Following are leftover questions from my online chat on “Online Flirting (October 28):
My parents moved a lot so I went to half a dozen schools. I later travelled and worked in several different cities.
The result is I have many friends on social media, and lots of them are old boyfriends or close guy friends.
My husband gets uncomfortable with that and often says my posts online are too close or even flirtatious.
I love my husband but I resent his monitoring my personal friendships.
Blocking him or keeping a private account is not the answer, he’d be furious.
Unless he’s unreasonably jealous regarding all your friendships with males, look closer at your posts with these guys who are close.
You may think that they see you now only as a longtime “buddy” or platonic ex, but over the years people and their circumstances change.
A friend who’s single and/or lonely may read you as reaching out. A guy who enjoys flirting, may get a kick out of ramping it up, creating opportunities for more play, perhaps meeting up.
Check whether any of your male contacts are pushing the flirty tone, and if so, ease back on your side. You may be giving the wrong impression.
Recognize that your partner not only has opinions (some of which seem wrong to you) BUT he also has feelings. These are what deserve a closer scrutiny of your online flirting, and toning it down for his comfort.
Just as you’d want him to do for you.
My ex-wife and I have joint custody of our child, who’s seven-years-old. He’s a terrific kid, and my time with him is very important to me, so I have to maintain good relations with his mom.
We get along pretty well now that we’re apart and we always discuss things about our son.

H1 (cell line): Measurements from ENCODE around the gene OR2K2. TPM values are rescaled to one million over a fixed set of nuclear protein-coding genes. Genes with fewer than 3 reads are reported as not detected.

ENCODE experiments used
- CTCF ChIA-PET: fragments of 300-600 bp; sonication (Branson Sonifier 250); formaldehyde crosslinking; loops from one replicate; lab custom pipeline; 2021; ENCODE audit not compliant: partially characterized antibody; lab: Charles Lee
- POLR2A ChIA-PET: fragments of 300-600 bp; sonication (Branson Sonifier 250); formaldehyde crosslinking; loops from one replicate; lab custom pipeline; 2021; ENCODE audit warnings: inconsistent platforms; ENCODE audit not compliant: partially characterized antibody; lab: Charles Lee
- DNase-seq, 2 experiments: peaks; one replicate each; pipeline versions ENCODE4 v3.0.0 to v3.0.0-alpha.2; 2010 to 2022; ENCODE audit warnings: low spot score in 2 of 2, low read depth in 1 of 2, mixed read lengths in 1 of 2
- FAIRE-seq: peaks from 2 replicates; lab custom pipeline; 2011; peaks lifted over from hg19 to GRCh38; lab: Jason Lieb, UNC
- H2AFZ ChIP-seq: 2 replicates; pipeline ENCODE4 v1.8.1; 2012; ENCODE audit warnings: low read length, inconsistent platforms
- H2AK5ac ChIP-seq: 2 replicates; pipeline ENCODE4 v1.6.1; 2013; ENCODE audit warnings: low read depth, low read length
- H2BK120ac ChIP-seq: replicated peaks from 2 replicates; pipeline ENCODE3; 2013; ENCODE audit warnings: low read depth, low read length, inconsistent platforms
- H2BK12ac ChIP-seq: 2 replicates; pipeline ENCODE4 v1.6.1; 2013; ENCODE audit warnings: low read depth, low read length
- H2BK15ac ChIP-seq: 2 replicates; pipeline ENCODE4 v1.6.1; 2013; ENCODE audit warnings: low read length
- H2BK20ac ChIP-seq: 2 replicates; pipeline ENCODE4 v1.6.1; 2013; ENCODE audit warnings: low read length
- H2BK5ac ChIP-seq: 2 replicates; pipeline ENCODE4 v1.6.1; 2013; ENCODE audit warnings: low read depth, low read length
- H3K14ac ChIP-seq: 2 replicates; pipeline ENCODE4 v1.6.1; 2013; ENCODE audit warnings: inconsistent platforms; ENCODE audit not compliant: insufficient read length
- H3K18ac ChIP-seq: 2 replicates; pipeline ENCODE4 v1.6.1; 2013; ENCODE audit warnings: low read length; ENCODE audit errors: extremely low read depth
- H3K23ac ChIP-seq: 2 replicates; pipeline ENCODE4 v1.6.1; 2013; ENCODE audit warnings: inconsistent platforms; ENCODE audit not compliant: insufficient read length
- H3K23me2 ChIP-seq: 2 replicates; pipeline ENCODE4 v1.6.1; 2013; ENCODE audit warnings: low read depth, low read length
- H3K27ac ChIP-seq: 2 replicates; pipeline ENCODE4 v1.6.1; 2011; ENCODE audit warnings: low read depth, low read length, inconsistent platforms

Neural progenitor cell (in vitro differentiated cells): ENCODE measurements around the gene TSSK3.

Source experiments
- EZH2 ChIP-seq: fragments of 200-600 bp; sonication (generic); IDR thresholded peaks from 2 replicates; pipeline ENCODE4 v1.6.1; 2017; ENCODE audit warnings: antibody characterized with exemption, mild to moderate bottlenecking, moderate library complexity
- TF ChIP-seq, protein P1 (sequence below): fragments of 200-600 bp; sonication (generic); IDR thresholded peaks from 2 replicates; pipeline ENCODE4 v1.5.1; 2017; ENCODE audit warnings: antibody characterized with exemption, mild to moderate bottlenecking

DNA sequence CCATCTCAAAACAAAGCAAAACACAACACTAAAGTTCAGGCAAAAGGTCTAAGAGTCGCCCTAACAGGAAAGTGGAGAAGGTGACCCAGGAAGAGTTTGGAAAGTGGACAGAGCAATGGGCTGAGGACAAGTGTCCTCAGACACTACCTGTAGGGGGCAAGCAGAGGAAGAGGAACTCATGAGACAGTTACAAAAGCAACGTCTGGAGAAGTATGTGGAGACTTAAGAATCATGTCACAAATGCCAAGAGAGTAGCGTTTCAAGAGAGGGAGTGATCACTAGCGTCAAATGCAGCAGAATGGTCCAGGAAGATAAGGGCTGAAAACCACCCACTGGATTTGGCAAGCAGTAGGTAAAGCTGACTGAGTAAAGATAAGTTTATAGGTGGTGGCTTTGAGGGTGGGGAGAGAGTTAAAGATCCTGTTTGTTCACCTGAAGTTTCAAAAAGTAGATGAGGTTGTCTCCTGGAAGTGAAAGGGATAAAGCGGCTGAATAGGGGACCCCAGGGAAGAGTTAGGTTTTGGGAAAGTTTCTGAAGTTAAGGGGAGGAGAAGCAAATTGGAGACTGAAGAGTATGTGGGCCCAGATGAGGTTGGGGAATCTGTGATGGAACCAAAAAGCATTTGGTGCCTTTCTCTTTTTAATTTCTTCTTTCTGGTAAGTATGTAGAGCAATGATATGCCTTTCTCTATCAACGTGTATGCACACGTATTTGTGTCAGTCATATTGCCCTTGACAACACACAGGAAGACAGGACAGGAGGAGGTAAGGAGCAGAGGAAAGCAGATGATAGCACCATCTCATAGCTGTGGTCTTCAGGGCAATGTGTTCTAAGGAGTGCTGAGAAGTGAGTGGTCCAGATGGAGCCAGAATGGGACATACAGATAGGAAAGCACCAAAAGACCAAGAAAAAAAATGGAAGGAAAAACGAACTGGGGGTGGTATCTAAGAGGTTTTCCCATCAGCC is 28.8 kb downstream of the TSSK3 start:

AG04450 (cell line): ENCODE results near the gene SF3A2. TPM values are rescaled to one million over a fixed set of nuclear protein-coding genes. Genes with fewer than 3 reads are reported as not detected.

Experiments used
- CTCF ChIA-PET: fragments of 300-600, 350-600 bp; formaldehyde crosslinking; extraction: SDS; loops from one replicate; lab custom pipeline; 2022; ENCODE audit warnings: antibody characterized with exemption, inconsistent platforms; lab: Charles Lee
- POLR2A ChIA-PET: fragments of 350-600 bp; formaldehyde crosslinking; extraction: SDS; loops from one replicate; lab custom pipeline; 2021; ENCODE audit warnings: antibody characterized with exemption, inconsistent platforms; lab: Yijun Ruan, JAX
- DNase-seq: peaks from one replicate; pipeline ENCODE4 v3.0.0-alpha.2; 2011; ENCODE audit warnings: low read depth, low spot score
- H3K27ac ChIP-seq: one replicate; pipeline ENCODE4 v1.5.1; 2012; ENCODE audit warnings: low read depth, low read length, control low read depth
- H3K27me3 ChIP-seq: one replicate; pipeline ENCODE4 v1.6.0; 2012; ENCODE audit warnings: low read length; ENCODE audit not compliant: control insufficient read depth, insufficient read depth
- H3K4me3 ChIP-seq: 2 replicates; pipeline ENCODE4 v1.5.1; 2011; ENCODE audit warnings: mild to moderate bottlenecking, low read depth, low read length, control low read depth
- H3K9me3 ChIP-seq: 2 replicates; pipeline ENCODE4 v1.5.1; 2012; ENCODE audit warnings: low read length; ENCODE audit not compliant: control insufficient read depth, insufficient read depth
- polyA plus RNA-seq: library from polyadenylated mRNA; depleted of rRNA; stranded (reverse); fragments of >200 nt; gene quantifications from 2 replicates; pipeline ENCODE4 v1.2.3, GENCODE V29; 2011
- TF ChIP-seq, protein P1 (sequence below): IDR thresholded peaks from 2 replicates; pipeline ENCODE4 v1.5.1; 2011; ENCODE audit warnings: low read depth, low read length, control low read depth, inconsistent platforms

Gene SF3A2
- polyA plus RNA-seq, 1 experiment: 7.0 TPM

But recently, my girlfriend (eight months dating) started to comment on my email exchanges with my son’s mother.
Sometimes she’ll tease me about my love of soccer, or refer to my “early-onset-beer-belly” or even call me “hon.”
It’s natural to us, part of our past. We’re in no way getting back together.
But my girlfriend insists that my ex is playing with me and that I have to tell her I don’t appreciate her flirting.
What do you think?
Reassure her that there’s nothing going on beyond a good parenting relationship, which is important for the emotional security of your son who’s still adjusting to the divorce.
Be clear that you and your ex are over, and that the dating relationship you and your girlfriend have together is ongoing in the normal ways.
But explain that you must maintain easy and good relations with your son’s mom.
Being comfortable and amicable with her not only keeps things smooth and avoids conflicts, it’s a benefit to everyone.
Stress that it also affects your life with your girlfriend in terms of easy scheduling regarding your son, no animosity or meanness, and therefore no unreasonable changes in plans, etc.
As for the light references to the past, these shouldn’t alarm her as it’s all out in the open.
The fact that she’s read them shows that there are no private flirty conversations, and no trust issues.
Meanwhile, as in the letter above, respect her feelings. Your own tone with your ex can be friendly without your having to overdo the “remember-when” or call her “hon” in return.
I think flirting is natural online for setting up to date or trying to re-connect.
But I found it offensive when the guy I hadn’t seen since high school 10 years ago called me “sweetie” in his first message!
I’d had a crush on him way back, but now he seems over-the-top, since he found me on Facebook and insisted he liked every photo of me (there are tons!) when even I know some were awful.
He was trying too hard, and I felt he’d be pushy in person too.
When he suggested in just his second message that he travel across the country to see me, I thought, this guy is way needy! Do you agree?
Class of ’92
Yes, either needy or rushing for adventure, rather than real emotion about you.
If you maintain some contact, don’t get swept up into his fantasy. Ask a lot of questions about his life and why he’s hurrying things.
Tip of the day:
Online flirting can be misleading, so respect a partner’s feelings if you’re carrying it too far.